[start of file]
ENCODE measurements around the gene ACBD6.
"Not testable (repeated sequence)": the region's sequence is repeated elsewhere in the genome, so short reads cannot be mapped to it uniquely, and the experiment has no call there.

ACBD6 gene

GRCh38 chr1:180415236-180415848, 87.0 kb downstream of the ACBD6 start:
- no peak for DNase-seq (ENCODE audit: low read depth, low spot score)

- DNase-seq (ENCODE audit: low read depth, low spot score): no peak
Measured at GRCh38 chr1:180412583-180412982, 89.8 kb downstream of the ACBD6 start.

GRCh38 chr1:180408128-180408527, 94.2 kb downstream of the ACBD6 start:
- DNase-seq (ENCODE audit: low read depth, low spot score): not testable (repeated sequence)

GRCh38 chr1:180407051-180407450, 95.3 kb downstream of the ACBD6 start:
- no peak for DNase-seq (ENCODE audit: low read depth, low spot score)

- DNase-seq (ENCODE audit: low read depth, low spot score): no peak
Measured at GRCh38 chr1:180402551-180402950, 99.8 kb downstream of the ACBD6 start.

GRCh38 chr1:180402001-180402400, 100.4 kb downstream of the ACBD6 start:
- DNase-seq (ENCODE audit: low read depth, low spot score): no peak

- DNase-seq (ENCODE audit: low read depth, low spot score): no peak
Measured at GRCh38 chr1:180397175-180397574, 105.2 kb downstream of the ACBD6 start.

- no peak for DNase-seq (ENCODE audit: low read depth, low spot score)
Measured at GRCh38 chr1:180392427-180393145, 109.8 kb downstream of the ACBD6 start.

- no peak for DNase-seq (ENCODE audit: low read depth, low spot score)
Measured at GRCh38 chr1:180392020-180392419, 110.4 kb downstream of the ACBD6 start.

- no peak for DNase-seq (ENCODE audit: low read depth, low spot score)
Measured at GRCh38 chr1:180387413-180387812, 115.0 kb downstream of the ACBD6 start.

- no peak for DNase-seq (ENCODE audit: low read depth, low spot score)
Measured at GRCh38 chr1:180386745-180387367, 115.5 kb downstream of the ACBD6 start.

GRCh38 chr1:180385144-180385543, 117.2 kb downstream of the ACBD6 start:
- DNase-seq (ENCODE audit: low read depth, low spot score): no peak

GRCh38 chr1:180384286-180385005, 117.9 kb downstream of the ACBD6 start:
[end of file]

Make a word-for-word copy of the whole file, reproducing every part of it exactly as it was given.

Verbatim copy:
ENCODE measurements around the gene ACBD6.
"Not testable (repeated sequence)": the region's sequence is repeated elsewhere in the genome, so short reads cannot be mapped to it uniquely, and the experiment has no call there.

ACBD6 gene

GRCh38 chr1:180415236-180415848, 87.0 kb downstream of the ACBD6 start:
- no peak for DNase-seq (ENCODE audit: low read depth, low spot score)

- DNase-seq (ENCODE audit: low read depth, low spot score): no peak
Measured at GRCh38 chr1:180412583-180412982, 89.8 kb downstream of the ACBD6 start.

GRCh38 chr1:180408128-180408527, 94.2 kb downstream of the ACBD6 start:
- DNase-seq (ENCODE audit: low read depth, low spot score): not testable (repeated sequence)

GRCh38 chr1:180407051-180407450, 95.3 kb downstream of the ACBD6 start:
- no peak for DNase-seq (ENCODE audit: low read depth, low spot score)

- DNase-seq (ENCODE audit: low read depth, low spot score): no peak
Measured at GRCh38 chr1:180402551-180402950, 99.8 kb downstream of the ACBD6 start.

GRCh38 chr1:180402001-180402400, 100.4 kb downstream of the ACBD6 start:
- DNase-seq (ENCODE audit: low read depth, low spot score): no peak

- DNase-seq (ENCODE audit: low read depth, low spot score): no peak
Measured at GRCh38 chr1:180397175-180397574, 105.2 kb downstream of the ACBD6 start.

- no peak for DNase-seq (ENCODE audit: low read depth, low spot score)
Measured at GRCh38 chr1:180392427-180393145, 109.8 kb downstream of the ACBD6 start.

- no peak for DNase-seq (ENCODE audit: low read depth, low spot score)
Measured at GRCh38 chr1:180392020-180392419, 110.4 kb downstream of the ACBD6 start.

- no peak for DNase-seq (ENCODE audit: low read depth, low spot score)
Measured at GRCh38 chr1:180387413-180387812, 115.0 kb downstream of the ACBD6 start.

- no peak for DNase-seq (ENCODE audit: low read depth, low spot score)
Measured at GRCh38 chr1:180386745-180387367, 115.5 kb downstream of the ACBD6 start.

GRCh38 chr1:180385144-180385543, 117.2 kb downstream of the ACBD6 start:
- DNase-seq (ENCODE audit: low read depth, low spot score): no peak

GRCh38 chr1:180384286-180385005, 117.9 kb downstream of the ACBD6 start: